Law School speaker addresses class on human rights issues

by Sam Kean

Compared to an ambassadorship and his role in reducing arms in the former Soviet Union, Max Kampelman’s talks like the one he gave Friday morning in the Law School might seem anticlimactic.

But Kampelman still took the opportunity to address a joint global studies and Law School class in Walter F. Mondale Hall, ensuring his influence on what he has called his favorite work – the fight for human rights – will continue.

His schedule has slowed since serving under presidents from both major parties, Jimmy Carter and Ronald Reagan, but this grandfather still had plenty to say about the European Union and his confidence in current National Security Advisor Condoleezza Rice.

A former University professor with a political science doctorate from the late 1940s, Kampelman said he believes “democracy and human rights are interchangeable.” But with a grin, Kampelman admitted to the International Human Rights Law class that at the start of each semester, he relished playing devil’s advocate with new students by arguing against democratic governments and testing their resolve.

“People who believe in democracy better learn about why they believe in democracy,” he explained. Though students sometimes protested the content of his lectures – some even referring to his ideas as fascist – he didn’t mind because the sessions strengthened their convictions.

For most of the hour Friday, Kampelman outlined why he believes democracies promote human rights better than other forms of governments.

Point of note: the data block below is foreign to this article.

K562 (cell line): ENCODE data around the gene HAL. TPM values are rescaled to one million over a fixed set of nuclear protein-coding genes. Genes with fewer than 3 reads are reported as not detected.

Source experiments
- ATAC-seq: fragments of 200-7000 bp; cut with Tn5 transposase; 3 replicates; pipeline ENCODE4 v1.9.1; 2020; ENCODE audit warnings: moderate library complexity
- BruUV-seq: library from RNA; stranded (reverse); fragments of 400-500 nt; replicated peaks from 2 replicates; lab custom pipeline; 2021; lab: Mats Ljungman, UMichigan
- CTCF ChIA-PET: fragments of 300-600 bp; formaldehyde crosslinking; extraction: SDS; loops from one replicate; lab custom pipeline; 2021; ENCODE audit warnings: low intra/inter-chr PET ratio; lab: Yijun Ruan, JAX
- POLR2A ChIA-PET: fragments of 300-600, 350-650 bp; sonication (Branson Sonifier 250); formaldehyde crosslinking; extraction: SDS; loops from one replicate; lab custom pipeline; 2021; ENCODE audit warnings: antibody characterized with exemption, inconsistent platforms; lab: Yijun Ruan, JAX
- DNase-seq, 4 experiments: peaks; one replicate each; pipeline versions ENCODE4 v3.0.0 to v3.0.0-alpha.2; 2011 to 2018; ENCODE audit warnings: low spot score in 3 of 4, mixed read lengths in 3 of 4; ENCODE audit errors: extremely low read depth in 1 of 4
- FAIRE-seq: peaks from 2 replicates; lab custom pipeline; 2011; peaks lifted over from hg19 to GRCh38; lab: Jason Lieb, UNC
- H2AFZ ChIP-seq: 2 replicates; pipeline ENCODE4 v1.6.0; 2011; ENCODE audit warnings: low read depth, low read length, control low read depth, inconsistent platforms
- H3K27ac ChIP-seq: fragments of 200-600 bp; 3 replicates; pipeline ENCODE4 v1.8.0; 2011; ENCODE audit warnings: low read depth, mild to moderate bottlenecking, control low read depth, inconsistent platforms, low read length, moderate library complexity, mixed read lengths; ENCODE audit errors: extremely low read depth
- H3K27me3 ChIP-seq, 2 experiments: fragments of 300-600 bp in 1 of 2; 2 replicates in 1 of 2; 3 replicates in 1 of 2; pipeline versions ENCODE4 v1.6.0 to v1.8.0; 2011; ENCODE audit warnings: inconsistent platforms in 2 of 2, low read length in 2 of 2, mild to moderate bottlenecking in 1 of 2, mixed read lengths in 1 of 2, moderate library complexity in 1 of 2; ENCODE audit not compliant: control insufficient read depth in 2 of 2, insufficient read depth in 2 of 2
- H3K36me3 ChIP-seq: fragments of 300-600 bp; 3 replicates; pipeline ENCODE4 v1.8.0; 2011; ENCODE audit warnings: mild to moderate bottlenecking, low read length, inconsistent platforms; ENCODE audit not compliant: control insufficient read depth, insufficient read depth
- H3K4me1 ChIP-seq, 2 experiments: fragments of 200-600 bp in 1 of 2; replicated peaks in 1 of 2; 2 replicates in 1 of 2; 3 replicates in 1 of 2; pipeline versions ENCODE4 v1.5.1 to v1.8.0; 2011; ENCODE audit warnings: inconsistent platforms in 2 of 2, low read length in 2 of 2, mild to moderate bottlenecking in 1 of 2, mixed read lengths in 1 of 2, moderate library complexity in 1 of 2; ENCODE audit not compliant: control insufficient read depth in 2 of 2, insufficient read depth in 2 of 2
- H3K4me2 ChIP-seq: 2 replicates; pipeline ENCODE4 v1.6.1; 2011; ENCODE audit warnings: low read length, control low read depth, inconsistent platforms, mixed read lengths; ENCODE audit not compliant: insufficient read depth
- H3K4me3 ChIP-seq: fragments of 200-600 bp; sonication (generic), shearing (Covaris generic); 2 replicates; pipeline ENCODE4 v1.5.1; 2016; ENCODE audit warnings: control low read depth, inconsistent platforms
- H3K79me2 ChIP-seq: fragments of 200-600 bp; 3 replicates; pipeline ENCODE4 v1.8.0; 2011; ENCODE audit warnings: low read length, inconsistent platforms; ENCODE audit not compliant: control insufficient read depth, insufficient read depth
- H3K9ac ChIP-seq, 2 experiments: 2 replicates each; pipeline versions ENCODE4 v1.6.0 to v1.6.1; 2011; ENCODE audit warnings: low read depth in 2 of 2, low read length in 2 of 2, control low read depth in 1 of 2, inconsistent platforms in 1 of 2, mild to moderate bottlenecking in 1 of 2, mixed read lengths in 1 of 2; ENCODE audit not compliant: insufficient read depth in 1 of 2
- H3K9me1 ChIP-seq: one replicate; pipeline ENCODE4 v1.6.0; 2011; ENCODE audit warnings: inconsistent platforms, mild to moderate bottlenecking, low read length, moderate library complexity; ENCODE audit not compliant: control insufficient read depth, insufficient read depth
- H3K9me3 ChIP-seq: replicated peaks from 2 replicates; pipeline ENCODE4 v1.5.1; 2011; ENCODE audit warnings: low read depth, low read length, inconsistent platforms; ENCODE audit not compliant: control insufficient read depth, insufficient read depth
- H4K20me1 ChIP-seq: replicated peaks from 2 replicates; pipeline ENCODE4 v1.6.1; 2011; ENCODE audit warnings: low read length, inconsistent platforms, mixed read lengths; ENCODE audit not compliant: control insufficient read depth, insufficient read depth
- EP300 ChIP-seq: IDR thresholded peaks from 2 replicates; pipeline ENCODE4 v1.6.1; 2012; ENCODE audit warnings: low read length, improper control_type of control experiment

Besides championing individual freedoms, democracies also reduce international war, Kampelman said.

This argument – that since democracies obey the majority’s wishes and the majority of people don’t want strife, democracies therefore would not wage war with each other – originated in a colleague’s upcoming book that he helped evaluate.

Kampelman said this reasoning meshed with his ideas that promoting democracies are the best way to ensure human rights.

He too emphasized what democracies need to succeed – viable options for its decision-making citizens – and said governments lacking this quality lack true democratic principles.

From a political science perspective, Kampelman could address “things only diplomats know – the internal negotiations” crucial to gaining objectives in international human rights conferences and convincing the Soviets to reduce arms, said political science and global studies professor Kathryn Sikkink.

Indeed, like a diplomat who must interact with people on several levels, Kampelman addressed the class, answered individual questions and discussed human rights afterward.

Global studies assistant professor Barbara Frey jointly teaches the class, which she said welcomed Kampelman because of his experience in a Cold War world that has largely disappeared.

He represents “an ideological perspective that has somewhat shifted,” Frey said.

But Kampelman, who has received the two highest citizen’s medals from the U.S. government, the most recent in 1999, has not let the end of the Cold War diminish his will to preserve human rights far and wide, into regions where his audience for Friday’s lecture might never find themselves.

Sam Kean encourages comments at [email protected]